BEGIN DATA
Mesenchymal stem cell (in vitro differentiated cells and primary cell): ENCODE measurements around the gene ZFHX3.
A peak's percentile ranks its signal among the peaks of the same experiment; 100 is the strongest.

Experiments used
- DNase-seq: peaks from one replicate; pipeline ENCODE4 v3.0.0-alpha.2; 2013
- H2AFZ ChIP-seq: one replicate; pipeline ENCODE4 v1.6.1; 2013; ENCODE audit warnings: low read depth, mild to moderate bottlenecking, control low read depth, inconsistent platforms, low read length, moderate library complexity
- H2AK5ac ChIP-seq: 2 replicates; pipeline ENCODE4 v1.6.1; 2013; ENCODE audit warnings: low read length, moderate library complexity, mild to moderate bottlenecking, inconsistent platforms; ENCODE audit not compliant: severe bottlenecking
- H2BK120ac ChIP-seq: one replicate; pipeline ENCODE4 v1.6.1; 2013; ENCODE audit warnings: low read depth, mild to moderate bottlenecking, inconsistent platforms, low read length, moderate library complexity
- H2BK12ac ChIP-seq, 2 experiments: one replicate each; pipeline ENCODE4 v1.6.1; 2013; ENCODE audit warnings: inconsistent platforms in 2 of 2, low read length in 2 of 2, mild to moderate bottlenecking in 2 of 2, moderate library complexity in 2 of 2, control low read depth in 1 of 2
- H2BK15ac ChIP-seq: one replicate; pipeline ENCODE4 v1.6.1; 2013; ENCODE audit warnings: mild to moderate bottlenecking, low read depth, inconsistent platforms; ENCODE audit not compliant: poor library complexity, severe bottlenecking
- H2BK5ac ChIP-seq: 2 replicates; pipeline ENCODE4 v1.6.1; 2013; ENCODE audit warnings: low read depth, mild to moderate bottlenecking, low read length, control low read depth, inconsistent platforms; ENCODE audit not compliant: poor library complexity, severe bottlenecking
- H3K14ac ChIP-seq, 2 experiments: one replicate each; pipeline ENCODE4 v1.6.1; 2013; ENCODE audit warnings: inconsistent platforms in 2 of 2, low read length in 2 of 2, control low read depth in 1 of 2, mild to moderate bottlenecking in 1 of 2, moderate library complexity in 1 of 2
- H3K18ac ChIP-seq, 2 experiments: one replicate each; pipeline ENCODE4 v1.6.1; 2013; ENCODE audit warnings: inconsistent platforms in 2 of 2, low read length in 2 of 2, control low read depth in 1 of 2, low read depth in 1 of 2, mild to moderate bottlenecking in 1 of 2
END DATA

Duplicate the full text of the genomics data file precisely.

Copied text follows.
Mesenchymal stem cell (in vitro differentiated cells and primary cell): ENCODE measurements around the gene ZFHX3.
A peak's percentile ranks its signal among the peaks of the same experiment; 100 is the strongest.

Experiments used
- DNase-seq: peaks from one replicate; pipeline ENCODE4 v3.0.0-alpha.2; 2013
- H2AFZ ChIP-seq: one replicate; pipeline ENCODE4 v1.6.1; 2013; ENCODE audit warnings: low read depth, mild to moderate bottlenecking, control low read depth, inconsistent platforms, low read length, moderate library complexity
- H2AK5ac ChIP-seq: 2 replicates; pipeline ENCODE4 v1.6.1; 2013; ENCODE audit warnings: low read length, moderate library complexity, mild to moderate bottlenecking, inconsistent platforms; ENCODE audit not compliant: severe bottlenecking
- H2BK120ac ChIP-seq: one replicate; pipeline ENCODE4 v1.6.1; 2013; ENCODE audit warnings: low read depth, mild to moderate bottlenecking, inconsistent platforms, low read length, moderate library complexity
- H2BK12ac ChIP-seq, 2 experiments: one replicate each; pipeline ENCODE4 v1.6.1; 2013; ENCODE audit warnings: inconsistent platforms in 2 of 2, low read length in 2 of 2, mild to moderate bottlenecking in 2 of 2, moderate library complexity in 2 of 2, control low read depth in 1 of 2
- H2BK15ac ChIP-seq: one replicate; pipeline ENCODE4 v1.6.1; 2013; ENCODE audit warnings: mild to moderate bottlenecking, low read depth, inconsistent platforms; ENCODE audit not compliant: poor library complexity, severe bottlenecking
- H2BK5ac ChIP-seq: 2 replicates; pipeline ENCODE4 v1.6.1; 2013; ENCODE audit warnings: low read depth, mild to moderate bottlenecking, low read length, control low read depth, inconsistent platforms; ENCODE audit not compliant: poor library complexity, severe bottlenecking
- H3K14ac ChIP-seq, 2 experiments: one replicate each; pipeline ENCODE4 v1.6.1; 2013; ENCODE audit warnings: inconsistent platforms in 2 of 2, low read length in 2 of 2, control low read depth in 1 of 2, mild to moderate bottlenecking in 1 of 2, moderate library complexity in 1 of 2
- H3K18ac ChIP-seq, 2 experiments: one replicate each; pipeline ENCODE4 v1.6.1; 2013; ENCODE audit warnings: inconsistent platforms in 2 of 2, low read length in 2 of 2, control low read depth in 1 of 2, low read depth in 1 of 2, mild to moderate bottlenecking in 1 of 2